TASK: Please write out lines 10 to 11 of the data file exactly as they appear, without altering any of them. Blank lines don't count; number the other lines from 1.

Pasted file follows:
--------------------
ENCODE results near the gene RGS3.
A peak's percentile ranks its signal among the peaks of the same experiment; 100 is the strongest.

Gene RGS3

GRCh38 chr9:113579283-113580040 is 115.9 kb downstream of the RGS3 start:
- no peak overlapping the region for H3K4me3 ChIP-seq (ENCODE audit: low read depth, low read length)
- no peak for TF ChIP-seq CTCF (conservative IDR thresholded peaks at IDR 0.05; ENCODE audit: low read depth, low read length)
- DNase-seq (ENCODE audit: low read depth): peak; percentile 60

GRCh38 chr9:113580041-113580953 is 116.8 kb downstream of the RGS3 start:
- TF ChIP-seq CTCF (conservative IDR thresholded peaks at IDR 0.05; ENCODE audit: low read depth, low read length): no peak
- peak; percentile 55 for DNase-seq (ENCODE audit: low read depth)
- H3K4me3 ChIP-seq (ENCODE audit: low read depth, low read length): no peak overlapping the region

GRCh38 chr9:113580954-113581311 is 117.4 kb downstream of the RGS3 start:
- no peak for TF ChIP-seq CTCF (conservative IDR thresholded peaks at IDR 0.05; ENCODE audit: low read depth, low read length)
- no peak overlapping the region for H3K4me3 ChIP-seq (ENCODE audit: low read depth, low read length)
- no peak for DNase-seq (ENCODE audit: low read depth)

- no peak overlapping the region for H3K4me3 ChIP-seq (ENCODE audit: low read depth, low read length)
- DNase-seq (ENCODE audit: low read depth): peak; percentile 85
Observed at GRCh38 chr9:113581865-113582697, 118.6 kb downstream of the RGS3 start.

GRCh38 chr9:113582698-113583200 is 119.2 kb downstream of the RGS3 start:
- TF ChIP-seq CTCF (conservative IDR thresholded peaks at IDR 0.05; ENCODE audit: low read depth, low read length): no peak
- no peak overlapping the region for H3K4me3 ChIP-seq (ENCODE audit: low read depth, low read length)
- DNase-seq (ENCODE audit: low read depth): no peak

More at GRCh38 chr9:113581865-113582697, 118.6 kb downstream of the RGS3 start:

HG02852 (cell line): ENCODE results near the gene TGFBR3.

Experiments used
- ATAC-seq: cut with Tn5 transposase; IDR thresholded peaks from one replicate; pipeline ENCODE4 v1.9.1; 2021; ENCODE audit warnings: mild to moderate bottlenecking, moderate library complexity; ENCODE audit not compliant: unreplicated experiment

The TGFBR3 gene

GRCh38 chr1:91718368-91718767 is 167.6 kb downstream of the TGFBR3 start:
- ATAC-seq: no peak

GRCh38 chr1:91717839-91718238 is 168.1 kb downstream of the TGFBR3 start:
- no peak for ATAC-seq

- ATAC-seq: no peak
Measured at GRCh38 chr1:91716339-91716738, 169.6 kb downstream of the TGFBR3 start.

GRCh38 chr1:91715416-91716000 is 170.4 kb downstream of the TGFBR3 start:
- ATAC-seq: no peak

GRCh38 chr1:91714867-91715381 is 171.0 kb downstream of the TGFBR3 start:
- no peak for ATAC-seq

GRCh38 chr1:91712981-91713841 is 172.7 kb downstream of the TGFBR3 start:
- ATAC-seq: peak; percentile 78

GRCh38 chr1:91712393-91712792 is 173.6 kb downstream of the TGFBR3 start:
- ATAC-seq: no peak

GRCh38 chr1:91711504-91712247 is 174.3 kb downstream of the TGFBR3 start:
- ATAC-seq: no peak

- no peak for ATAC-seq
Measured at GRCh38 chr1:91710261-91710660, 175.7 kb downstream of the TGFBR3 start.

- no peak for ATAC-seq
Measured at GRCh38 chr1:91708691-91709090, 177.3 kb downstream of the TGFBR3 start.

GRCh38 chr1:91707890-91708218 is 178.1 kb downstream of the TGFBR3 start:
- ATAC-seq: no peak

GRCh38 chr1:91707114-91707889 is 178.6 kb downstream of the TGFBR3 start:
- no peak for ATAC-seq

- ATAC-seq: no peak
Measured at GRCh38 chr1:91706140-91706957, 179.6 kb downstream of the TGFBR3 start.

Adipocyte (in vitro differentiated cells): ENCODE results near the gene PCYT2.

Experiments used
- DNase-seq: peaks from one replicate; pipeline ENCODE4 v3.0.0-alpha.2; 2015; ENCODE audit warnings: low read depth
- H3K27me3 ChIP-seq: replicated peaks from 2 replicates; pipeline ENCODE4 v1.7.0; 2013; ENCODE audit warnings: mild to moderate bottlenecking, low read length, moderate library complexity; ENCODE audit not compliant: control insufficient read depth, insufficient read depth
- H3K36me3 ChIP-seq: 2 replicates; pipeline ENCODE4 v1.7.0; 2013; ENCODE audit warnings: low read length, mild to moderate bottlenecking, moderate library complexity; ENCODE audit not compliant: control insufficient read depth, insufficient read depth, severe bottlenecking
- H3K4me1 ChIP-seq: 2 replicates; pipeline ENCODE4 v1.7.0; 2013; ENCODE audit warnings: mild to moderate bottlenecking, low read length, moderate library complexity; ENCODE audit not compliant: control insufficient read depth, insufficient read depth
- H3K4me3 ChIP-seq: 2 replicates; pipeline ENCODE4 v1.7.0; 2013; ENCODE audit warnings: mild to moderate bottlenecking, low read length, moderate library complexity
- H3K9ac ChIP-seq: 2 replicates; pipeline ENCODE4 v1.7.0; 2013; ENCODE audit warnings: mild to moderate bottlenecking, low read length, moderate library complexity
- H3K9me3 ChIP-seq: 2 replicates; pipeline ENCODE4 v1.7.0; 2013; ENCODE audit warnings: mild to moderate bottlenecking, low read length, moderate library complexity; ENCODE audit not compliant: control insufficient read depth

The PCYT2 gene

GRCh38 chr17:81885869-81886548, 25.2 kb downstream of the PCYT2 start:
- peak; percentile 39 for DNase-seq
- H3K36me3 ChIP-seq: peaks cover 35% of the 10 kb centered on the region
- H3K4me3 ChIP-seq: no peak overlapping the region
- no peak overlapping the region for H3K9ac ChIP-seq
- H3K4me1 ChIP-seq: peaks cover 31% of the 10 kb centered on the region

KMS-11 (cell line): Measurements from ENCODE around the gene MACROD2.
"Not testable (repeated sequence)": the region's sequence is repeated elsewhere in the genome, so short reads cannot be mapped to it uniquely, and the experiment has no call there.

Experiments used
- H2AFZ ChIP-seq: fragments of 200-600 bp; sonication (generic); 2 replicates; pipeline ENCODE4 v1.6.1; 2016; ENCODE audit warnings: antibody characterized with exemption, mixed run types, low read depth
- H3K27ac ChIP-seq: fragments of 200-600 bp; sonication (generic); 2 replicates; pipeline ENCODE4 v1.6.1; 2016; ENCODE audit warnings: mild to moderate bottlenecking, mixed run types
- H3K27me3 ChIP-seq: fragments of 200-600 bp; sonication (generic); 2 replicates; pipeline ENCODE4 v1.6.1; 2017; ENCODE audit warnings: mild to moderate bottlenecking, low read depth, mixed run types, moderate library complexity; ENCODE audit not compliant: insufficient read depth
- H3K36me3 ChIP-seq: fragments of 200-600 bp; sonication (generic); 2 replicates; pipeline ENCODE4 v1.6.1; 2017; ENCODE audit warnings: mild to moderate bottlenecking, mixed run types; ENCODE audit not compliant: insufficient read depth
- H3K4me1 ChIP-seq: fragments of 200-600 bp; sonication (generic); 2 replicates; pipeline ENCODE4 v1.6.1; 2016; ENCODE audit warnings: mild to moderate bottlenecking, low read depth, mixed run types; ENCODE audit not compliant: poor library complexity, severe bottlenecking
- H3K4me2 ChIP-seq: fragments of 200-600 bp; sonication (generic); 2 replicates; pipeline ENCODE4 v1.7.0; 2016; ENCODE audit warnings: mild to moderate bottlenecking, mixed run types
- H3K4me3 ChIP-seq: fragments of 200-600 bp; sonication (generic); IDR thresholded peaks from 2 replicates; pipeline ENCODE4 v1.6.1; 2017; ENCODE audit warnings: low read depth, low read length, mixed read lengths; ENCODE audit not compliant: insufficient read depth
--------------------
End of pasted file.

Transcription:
- peak; percentile 55 for DNase-seq (ENCODE audit: low read depth)
- H3K4me3 ChIP-seq (ENCODE audit: low read depth, low read length): no peak overlapping the region